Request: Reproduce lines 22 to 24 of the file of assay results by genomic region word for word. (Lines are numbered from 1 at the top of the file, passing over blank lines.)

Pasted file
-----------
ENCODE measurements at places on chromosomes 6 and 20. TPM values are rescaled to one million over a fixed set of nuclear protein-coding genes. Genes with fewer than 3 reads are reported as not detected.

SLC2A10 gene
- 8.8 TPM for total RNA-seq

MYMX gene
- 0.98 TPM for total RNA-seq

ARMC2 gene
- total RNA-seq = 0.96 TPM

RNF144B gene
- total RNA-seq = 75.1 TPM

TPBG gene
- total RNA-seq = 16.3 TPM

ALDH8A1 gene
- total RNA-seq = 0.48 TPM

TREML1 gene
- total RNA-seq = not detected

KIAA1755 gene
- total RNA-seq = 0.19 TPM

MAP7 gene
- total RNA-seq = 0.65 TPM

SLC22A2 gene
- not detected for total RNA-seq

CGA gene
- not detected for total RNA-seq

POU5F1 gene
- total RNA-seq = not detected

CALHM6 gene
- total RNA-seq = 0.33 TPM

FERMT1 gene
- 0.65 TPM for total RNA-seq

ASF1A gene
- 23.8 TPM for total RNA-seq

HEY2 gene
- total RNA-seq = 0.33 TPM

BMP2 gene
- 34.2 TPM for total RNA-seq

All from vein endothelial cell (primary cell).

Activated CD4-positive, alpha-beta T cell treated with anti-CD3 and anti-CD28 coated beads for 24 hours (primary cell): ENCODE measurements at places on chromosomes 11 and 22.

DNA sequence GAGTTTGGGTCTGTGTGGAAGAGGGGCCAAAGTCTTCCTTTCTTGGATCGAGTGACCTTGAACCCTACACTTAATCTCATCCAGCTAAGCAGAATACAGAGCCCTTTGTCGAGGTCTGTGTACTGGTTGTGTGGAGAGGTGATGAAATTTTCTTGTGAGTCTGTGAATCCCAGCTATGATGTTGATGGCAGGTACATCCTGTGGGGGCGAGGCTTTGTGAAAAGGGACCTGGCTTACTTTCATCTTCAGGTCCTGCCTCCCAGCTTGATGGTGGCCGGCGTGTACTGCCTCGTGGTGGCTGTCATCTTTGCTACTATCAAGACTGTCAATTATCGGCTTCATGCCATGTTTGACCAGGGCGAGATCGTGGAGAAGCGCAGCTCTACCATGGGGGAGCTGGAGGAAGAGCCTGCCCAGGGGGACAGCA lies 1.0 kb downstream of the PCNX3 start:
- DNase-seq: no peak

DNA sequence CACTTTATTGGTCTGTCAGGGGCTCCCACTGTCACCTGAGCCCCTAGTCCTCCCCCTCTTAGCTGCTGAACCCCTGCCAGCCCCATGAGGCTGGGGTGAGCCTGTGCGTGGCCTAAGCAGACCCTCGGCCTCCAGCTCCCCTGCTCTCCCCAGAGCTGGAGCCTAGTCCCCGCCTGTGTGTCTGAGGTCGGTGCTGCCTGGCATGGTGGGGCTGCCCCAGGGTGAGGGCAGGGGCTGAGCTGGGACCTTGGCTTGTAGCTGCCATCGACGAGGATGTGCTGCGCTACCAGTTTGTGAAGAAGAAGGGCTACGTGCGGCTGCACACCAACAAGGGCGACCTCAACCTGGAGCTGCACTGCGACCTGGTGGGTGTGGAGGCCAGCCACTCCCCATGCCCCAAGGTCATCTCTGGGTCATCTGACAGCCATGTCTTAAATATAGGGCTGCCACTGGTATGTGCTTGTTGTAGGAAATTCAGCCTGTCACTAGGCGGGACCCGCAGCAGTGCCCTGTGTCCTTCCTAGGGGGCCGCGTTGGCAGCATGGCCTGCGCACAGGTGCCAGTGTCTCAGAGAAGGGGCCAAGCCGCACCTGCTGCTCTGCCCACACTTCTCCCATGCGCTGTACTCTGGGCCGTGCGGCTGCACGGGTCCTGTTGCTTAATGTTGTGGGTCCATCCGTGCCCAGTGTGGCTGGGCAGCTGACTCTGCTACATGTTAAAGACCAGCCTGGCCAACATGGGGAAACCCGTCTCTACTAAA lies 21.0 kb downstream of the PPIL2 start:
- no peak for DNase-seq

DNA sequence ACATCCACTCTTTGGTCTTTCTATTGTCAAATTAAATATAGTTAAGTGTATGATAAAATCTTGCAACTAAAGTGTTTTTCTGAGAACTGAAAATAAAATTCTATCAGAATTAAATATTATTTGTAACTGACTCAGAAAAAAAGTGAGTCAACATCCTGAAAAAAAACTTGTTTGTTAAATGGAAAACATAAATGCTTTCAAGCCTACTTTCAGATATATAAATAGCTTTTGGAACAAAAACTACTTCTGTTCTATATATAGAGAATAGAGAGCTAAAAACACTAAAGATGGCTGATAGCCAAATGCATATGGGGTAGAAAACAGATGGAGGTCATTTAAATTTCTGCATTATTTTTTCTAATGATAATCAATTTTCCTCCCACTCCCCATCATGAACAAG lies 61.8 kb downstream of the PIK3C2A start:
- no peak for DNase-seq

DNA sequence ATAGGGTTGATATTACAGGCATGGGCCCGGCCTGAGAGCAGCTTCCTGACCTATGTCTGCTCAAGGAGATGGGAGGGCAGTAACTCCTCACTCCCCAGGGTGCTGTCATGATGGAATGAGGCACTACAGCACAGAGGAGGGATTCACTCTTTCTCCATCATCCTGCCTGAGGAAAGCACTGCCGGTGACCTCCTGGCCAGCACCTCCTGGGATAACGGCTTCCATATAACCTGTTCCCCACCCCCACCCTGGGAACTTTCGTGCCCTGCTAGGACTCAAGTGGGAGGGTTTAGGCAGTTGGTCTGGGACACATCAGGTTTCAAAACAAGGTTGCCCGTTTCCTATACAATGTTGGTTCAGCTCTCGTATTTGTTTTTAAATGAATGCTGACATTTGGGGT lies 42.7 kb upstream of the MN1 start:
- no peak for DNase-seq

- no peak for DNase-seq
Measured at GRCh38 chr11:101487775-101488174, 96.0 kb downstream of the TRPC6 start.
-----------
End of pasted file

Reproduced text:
CGA gene
- not detected for total RNA-seq

POU5F1 gene